Friday, 7 May 2010

Comic Panels

I was finding the graph paper work difficult to continue with productively - it felt like it was spiralling inwards. In an attempt to move on, I decided I’d create a comic book or graphic novel that could free me from what felt like a void created by the obsessive nature of the graph paper.
I was basically using the comic book format as a kind of confession/therapy.
Also, I have loved comic books since I was little, yet I haven't (in recent years) incorporated that into my work. I wanted to start having some fun again.



films + animation

video video video

More Graph Paper










Graph Paper




Sisyphean mark making on graph paper.

Statement of Intent

This is the Statement of Intent I handed in to my tutor on the 1st March 2010 (minus the annotated bibliography):


Recently I have been trying to represent time and spent energy through process. I keep returning to process but I don’t think it’s at the core of what interests me. I am most excited by the attempt at representing the ineffable and the intangible (which comes with notions of failure and the unresolved). Roman Opalka is a very relevant figure and someone I want to research more. His attempt to count to infinity really irritates me yet also fascinates me. His arduous practice is so loaded with futility; the irresolvable nature of the task is frustrating. It is also an example of something that (to me) sounds better on paper – the idea has more resonance than the actual action. In fact, for me, his attempt totally undermines the notion. Maybe that’s justification enough for doing it, maybe that’s the point.

I’ve been reading The Philosophy of Boredom by Lars Svendsen and The Myth Of Sisyphus by Albert Camus in relation to my recent practice. So far I’ve found it fascinating. I want to look into the absurd more; it seems so melancholy yet simultaneously hilarious (like the notion of there being only one airport in existence, thus rendering the building and all it’s functions redundant).

If possible I’d like to incorporate my love of film into my practice. Film is not something I work with often but it’s a constant inspiration and point of reference for me so it seems strange not to experiment with it in my own work. There’s an art film titled ‘Schattenfahrt’ by Magdalena Pilko that I found encapsulated what I’d want to achieve using film. It consists of a hand holding a small moleskin sketchpad and travelling through a garden, capturing shadows on the pages. It played with notions on the intangible and transient as well as bringing up feelings of anxiety associated with losing ‘the moment’. It seems obvious now but light seems like an important tool in this train of thought; it’s incredibly potent yet untouchable.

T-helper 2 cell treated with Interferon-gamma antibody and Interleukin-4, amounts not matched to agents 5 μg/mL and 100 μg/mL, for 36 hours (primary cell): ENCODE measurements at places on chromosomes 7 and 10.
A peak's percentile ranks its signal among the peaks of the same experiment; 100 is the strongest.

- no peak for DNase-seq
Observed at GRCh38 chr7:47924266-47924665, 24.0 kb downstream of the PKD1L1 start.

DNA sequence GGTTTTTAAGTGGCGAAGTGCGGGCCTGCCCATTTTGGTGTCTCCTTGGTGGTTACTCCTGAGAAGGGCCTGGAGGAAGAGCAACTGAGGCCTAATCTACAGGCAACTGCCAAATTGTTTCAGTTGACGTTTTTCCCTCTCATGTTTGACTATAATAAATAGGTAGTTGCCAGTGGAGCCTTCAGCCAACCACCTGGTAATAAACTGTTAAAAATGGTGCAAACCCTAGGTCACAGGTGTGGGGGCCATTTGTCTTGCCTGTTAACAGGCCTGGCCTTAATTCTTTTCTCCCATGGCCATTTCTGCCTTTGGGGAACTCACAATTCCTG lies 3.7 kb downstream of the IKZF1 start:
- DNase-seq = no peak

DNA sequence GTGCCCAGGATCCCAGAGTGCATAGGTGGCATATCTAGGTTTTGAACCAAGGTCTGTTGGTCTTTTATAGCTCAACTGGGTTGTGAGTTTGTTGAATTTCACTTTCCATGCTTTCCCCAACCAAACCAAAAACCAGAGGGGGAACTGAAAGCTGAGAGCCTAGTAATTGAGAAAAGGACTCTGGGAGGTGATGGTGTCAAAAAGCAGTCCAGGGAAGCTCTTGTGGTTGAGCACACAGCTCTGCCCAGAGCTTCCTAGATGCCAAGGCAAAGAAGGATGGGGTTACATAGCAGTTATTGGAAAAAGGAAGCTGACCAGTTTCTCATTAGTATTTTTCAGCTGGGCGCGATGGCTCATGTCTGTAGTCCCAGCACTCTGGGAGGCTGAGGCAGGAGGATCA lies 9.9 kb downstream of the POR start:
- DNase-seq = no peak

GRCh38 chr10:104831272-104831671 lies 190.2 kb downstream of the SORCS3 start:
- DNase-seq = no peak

Thought experiments are interesting to me as they deal with incredibly complex or huge themes whilst not actually having to have ever been realised. An example being ‘Buridan's ass’, this is a philosophical thought experiment that illustrates a paradox in the notion of free will. The hypothetical situation is that an ass, if placed exactly between food and water, would die of both hunger and thirst while pondering the decision. Perhaps thought experiments may be a way for me to textually represent ineffable/vague concepts?

Written rules also deal with the inferred action, yet inversely the actions seem to be more potent than the rules themselves. The action of following set rules empowers them rather than undermining them. I am speaking in incredibly general terms, but I have only very recently begun to think about thought experiments and written rules. Tehching Hsieh is an artist worth referencing in regards to rules and process.

I recently learnt some bookbinding techniques and really enjoyed the stages involved and final product. An art book might also be a way of depicting what I want. I could utilise the structure that a book inherently suggests to represent notions of time. Also a hand made book is an aesthetic and private place to store rules/notions.

I seem to be torn between representing the intangible through action, visuals or conceptually. As long as I don’t put myself in the position of Buridan’s ass and end up not creating anything, it should be OK.


Experimenting with process





Just trying out different, repetitive tasks. Their pointlessness infuses them with failure and impotency.

A4 exhibit

A fellow student, Bobby Sayers curated a small exhibition entitled 'A4 Exhibition' and asked me to be a part of it. The brief was: we had one hour, one sheet of A4 printing paper and we couldn't add or subtract anything from the paper (e.g. no ink, spit and we had to include all of the paper in the piece of work).
Happily, what I made followed on nicely from my piece 'Futility' and actually ended up forming the start of a more focused practice.



This is me mid-creation. My plan was to fill the A4 sheet with as many pin-pricks as I could within the hour. I filled the whole top left hand corner, but unfortunately the cleaners destroyed the original piece.












Rule based work - love it.


















This was around
the time I realised I was
enjoying processed based work, using rules to myself through repetitive tasks. I made another version of the A4 exhibit piece, this time filling the whole sheet. It took about a week at a relaxed working pace.

Here the piece is almost complete - there's about an hour of work left to do.

'Futility' 2009
























Details

Cowboys


Chemigrams and screen prints from ye olde workshops.























The film still in the top right corner is from 'The American Astronaut' by Cory McAbee. Space cowboys + musicals = fun